Some miscellaneous notes… Havana Club is available at all the bars. They don’t have the best scotch selection – Johnny Walker Red and Black is as good as it gets. They do have a sports bar that has NFL Ticket so we were able to watch the Tampa Bay Buccaneers game today.

For those of you still reading this post, I’m not sure why exactly I felt compelled to write this post tonight. Maybe it’s because we’d love to recommend this resort to our friends, especially friends looking for a cigar-friendly vacation spot. While we’re not surrounded by many B/SOTLs, we feel welcome and free to enjoy our cigars at most outdoor spots and the cigar lounge. It’s a great place to come to for a couple of days or longer to get away from the daily stresses of life and be around great people. Just one note of caution – we learned on this visit that you are only allowed to bring 25 cigars per person into Mexico. We brought about 40 each for a week (for variety, and heck we may just smoke them all) and got selected randomly for a customs sweep of our luggage. They valued our extra 30 smokes at $500USD and taxed us $100USD. It could have been worse, they could have confiscated our extra sticks, but just wanted to extend this warning.

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Posted by on September 16, 2012 in Uncategorized


El Titan de Bronze Redemption Maduro Robusto Review

Review of the El Titan de Bronze Redemption Maduro Robusto


Posted by on July 12, 2012 in Uncategorized


Corona Nicaragua Selection 10th Anniversary Candela Review

A review of the Corona Nicaragua Selection 10th Anniversary Candela, available from Corona Cigar Company

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Posted by on March 16, 2012 in Uncategorized


Are Cigars Addictive?

According to the straight facts, cigars should be addictive. According to Wikipedia, the average cigarette contains 1 gram of tobacco and 1-3 mg of nicotine in the smoke that is inhaled. In contrast, cigars contain anywhere from 100-400+ mg of nicotine, simply because there is a lot more tobacco in a cigar than in a cigarette. I have had friends and family members who smoked cigarettes throughout my life. I have seen a good many of them attempt to quit, and it was not pretty. Mood swings, irritability, restlessness, increased appetite, headaches… and many of those symptoms were experienced within the first 24 hours of quitting. If all those symptoms can occur in a person who smokes, say, one pack (20 cigarettes/40mg of nicotine) a day, what happens when a regular cigar smoker does not have their regular smoke? Even if a cigar smoker smokes just one cigar per day, they get at least 2.5 times more nicotine in that one cigar than a cigarette smoker who smokes one pack a day.

Last year, we traveled to see family for Thanksgiving for the 4-day weekend. These family members know nothing of our cigar habit, and as we wished to keep it that way we did not smoke while we were there. I typically smoke 4-5 cigars a day. One with breakfast/coffee, one after lunch, and 2-3 in the evening. That would give me at least 400 mg of nicotine per day, assuming I smoke cigars with the least amount of tobacco/nicotine (which I can assure you is not the case). During those 4 days, I did not get any of the nicotine withdrawal symptoms. Sure, I would have liked a pleasant environment to enjoy a smoke among some B/SOTL, but I only thought about smoking once or twice a day at the most. On our way back to the airport, we found a small cigar shop where we stopped for a smoke. Its lounge wasn’t very inviting, and there were no other fellow smokers to talk with, none of our usual friends. While the cigar tasted great and I enjoyed the smoke, I didn’t feel immensely better after smoking it. I think more than anything else, I missed the routines that revolve around the cigars. Sitting with a cigar and a cup of coffee first thing in the morning, planning out the day. Or a cigar at the local lounge, where we always find at least one of our friends to chat with.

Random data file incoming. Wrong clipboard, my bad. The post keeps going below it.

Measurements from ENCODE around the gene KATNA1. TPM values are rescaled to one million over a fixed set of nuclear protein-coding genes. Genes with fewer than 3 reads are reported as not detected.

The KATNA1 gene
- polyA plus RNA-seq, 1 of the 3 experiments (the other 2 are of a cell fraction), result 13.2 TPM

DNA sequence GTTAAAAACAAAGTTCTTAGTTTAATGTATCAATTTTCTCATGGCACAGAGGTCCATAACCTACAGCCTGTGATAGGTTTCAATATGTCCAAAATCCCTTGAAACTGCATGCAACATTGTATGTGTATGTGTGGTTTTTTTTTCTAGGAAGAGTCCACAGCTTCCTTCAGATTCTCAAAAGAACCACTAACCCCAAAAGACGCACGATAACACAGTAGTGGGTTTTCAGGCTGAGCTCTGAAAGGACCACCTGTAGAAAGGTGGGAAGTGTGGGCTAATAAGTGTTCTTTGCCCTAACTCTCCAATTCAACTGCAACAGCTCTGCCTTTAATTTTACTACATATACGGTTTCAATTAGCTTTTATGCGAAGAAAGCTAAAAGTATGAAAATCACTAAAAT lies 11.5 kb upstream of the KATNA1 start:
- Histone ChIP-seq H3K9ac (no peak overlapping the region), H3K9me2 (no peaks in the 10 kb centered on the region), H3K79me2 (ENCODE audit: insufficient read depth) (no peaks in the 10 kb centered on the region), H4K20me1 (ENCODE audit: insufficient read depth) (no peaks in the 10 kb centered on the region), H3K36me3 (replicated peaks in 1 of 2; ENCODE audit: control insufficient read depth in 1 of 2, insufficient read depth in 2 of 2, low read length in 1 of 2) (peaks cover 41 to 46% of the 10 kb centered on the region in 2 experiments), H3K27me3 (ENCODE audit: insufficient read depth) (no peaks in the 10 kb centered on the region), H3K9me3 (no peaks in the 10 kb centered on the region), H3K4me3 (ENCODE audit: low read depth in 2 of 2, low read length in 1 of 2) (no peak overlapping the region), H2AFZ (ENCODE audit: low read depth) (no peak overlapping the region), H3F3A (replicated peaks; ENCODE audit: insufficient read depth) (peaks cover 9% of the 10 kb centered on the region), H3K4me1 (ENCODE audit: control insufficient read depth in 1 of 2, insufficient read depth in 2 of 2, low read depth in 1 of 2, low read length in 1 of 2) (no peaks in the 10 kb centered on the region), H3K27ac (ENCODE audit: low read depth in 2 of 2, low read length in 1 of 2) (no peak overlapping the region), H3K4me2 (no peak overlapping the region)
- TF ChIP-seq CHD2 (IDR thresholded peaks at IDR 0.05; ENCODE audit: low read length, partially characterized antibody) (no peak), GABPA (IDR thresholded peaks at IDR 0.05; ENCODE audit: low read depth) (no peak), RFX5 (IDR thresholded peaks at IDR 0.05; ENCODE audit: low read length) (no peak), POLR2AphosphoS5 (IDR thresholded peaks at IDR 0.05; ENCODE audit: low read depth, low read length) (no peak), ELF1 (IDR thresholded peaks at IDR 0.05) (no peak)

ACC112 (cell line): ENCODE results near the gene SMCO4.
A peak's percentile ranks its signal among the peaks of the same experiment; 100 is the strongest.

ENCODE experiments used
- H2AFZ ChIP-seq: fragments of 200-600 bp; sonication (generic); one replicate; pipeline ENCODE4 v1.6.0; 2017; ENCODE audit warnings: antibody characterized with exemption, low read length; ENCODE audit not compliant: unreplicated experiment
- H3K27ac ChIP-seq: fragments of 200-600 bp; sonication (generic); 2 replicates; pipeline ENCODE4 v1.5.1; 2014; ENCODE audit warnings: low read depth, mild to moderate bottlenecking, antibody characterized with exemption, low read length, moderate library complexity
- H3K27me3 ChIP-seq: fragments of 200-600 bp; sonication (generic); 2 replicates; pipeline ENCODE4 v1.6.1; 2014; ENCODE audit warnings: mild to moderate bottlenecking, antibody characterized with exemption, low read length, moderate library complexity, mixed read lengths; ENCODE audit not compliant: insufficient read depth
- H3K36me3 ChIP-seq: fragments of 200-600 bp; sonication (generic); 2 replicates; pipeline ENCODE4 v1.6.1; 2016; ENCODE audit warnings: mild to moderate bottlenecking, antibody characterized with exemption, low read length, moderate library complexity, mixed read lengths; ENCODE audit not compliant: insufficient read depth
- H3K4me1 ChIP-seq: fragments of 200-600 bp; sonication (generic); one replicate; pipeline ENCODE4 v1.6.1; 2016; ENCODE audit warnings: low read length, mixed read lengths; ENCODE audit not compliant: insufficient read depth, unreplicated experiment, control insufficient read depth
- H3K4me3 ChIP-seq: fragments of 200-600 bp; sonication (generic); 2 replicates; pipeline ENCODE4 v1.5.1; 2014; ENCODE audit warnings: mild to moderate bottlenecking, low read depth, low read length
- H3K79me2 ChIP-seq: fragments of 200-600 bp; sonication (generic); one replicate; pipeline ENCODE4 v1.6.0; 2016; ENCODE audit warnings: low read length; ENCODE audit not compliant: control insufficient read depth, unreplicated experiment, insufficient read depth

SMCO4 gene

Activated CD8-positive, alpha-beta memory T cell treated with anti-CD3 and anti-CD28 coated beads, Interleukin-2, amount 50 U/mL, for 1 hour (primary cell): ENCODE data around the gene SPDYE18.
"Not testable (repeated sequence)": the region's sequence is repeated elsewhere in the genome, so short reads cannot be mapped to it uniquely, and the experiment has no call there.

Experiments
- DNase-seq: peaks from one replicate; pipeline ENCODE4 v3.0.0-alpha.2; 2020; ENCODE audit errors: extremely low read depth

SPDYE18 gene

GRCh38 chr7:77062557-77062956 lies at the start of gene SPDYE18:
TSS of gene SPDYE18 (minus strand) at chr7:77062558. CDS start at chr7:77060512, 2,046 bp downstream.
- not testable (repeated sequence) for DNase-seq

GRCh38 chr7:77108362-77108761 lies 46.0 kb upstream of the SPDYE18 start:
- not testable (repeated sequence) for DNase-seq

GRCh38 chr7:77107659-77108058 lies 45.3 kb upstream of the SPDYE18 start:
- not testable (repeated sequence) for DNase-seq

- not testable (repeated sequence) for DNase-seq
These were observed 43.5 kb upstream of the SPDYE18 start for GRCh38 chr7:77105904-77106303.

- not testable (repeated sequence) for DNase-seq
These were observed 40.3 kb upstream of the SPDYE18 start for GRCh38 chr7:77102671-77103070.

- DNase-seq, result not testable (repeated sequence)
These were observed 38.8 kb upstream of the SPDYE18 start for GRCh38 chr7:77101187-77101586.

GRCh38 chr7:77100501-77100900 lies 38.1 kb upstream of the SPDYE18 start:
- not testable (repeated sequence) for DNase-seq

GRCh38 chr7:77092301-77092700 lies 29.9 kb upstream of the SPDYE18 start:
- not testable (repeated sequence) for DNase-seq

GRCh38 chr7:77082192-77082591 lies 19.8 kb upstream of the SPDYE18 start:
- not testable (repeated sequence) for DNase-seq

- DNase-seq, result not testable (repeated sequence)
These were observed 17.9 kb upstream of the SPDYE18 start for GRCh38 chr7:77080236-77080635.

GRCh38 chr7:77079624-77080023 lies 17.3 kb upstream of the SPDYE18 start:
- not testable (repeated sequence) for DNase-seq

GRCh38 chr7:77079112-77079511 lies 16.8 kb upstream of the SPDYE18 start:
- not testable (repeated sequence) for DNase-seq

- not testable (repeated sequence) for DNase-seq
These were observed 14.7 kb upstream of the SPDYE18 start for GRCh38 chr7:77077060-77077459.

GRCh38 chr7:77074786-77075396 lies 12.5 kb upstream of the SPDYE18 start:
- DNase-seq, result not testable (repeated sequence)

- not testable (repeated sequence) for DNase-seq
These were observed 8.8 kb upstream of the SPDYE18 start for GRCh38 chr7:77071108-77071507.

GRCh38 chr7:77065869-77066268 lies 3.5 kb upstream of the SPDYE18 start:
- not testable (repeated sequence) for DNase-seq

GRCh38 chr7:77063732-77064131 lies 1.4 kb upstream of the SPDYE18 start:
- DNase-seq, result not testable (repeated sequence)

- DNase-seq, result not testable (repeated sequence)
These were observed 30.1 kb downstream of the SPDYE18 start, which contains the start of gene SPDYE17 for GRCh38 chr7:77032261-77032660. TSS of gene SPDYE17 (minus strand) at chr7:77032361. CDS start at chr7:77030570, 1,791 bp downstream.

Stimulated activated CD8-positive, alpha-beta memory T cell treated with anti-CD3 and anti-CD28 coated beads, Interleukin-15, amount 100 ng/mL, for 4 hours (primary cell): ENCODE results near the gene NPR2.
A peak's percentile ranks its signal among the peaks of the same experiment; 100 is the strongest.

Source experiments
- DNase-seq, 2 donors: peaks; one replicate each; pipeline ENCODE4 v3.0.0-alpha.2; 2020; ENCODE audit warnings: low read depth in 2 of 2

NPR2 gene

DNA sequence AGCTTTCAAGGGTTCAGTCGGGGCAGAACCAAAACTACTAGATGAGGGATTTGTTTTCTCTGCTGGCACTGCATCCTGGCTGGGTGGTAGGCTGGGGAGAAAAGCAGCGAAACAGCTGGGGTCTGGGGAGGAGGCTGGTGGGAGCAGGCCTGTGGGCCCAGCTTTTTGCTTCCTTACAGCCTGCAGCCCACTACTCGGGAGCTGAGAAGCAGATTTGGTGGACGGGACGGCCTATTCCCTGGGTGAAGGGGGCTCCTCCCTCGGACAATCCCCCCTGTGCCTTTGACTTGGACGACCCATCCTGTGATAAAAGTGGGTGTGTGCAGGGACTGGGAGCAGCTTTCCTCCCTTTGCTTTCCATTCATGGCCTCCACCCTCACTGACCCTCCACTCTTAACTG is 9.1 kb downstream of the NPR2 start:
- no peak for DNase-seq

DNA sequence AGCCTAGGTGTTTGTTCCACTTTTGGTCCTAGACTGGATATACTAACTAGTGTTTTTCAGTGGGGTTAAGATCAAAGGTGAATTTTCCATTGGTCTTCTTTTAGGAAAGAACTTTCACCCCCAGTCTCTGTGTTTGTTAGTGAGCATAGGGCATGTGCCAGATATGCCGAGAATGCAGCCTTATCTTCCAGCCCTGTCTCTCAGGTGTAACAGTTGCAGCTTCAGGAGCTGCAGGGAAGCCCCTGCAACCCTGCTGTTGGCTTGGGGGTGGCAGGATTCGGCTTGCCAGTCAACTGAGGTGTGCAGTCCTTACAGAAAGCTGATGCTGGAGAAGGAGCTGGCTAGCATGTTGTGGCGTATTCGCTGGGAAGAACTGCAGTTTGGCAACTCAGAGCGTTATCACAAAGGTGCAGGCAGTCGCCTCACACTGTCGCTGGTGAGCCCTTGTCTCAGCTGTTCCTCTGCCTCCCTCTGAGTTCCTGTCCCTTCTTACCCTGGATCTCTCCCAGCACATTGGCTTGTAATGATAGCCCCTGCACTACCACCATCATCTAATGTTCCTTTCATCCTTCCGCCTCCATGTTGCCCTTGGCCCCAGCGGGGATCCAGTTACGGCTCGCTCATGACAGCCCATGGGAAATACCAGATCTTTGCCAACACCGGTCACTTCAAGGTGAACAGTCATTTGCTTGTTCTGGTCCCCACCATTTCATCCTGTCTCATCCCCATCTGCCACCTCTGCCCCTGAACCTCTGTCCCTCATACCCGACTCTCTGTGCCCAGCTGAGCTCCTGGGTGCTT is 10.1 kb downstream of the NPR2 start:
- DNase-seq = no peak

There are other times I have done without cigars – either due to travel, illness – and have had a similar experience. I didn’t find myself needing a cigar, and on one particular business trip I was kept so busy I did not have a single thought about smoking.

So why is it that cigarette smokers go through the painful withdrawal symptoms while I didn’t? I have talked about cigar addiction with some BOTLs who smoke daily, and found that some do experience withdrawal symptoms when they go a day without a cigar, while others are like me and don’t have any physical symptoms. One big difference is that most of the folks who complained about cigar withdrawal symptoms had been cigarette smokers at some point in their lives. Some of these former cigarette smokers even admitted to inhaling some of their cigar smoke. While I do retrohale on a few puffs here and there, I do not inhale my cigar smoke. I really do believe that not inhaling cigar smoke makes cigars non-addictive.

Doing some research online, I found that most of the scientific sites (e.g., articles written by physicians and chemists, not blogs or experiences of smokers) say that cigars are definitely addictive. Some even said that even without inhaling, the nicotine is absorbed into mouth tissue (and the throat and nose if retrohaling), and therefore still enters the body causing addiction. I must respectfully disagree.

I would love to hear your opinions and experiences on this topic.


Posted by on June 1, 2011 in Uncategorized